Date of Submission


Document Type



Forensic Science


Angie Ambers, Ph.D.


Rugoscopy, Human Identification, Palatal Rugae Patterns, Intraoral Imaging, Alginate Impression Records, Postmortem Forensic Identification


Forensic sciences, Identification, Dental jurisprudence


Human identification is critical to the field of forensic science as well as in many sub-disciplines, including forensic pathology, forensic anthropology, and forensic odontology. While few widely-accepted methods of identification dominate the discipline (primarily fingerprint and dental record analysis), the study of palatal rugae patterns (rugoscopy) is an emerging tool in human identification. Some studies suggest that patterns of the palatal rugae are an individualizing characteristic among humans. While the use of rugoscopy for identification has been explored as an identifying marker in the dental and orthodontic communities, its use for forensic applications is not widely recognized. Also, while some literature is available about global populations, American studies of palatal rugae are quite limited.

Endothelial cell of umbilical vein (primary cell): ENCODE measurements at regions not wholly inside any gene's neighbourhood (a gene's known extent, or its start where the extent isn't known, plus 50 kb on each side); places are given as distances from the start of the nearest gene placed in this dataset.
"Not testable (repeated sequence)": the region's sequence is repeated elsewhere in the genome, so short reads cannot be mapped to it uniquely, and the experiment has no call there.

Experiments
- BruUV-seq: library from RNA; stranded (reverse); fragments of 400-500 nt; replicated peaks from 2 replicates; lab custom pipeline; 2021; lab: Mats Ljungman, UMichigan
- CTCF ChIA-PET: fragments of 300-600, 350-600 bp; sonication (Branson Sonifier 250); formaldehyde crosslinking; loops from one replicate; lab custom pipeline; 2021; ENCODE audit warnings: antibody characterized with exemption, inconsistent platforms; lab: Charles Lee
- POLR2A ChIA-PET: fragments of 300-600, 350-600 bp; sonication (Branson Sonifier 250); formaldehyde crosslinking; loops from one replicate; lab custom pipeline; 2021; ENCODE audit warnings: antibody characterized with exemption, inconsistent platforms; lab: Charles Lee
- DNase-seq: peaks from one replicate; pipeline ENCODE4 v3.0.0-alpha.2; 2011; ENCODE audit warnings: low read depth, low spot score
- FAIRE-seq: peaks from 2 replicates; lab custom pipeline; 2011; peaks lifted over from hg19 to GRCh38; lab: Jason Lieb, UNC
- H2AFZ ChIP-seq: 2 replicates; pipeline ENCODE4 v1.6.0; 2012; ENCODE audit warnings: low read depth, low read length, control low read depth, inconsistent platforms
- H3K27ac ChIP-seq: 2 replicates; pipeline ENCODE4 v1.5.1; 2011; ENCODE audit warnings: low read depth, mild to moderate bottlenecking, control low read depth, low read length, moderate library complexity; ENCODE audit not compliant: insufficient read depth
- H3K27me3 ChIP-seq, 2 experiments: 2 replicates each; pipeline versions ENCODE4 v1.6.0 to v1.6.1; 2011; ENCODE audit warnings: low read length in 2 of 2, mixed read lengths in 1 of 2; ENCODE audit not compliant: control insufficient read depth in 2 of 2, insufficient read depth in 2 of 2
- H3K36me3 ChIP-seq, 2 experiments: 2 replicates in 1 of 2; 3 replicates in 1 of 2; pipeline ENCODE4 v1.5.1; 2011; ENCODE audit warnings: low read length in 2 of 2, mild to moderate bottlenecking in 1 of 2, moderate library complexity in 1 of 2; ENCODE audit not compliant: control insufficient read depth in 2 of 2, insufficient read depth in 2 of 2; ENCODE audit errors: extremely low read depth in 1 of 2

In this research, multiple palatal rugae patterns were examined and classified, and attempts were undertaken to individualize the patterns observed. Using 76 images of palatal rugae patterns (including 60 images of dental casts and 16 intraoral images), the rugoscopic identity was calculated for each set of patterns and affirmed the individualizing nature of palatal rugae patterns. Additionally, a new, forensically-focused classification system was proposed using shape, length, and number of rugae as parameters. This research also investigated intraoral imaging and the creation of alginate impression records to determine the most optimal method for saving palatal rugae patterns from unidentified human remains (UHR) for further analysis. It may be concluded that palatal rugae patterns can be used for postmortem forensic identification in addition to existing methods, or as a substitute when such other methods may not be viable or available to establish human identity.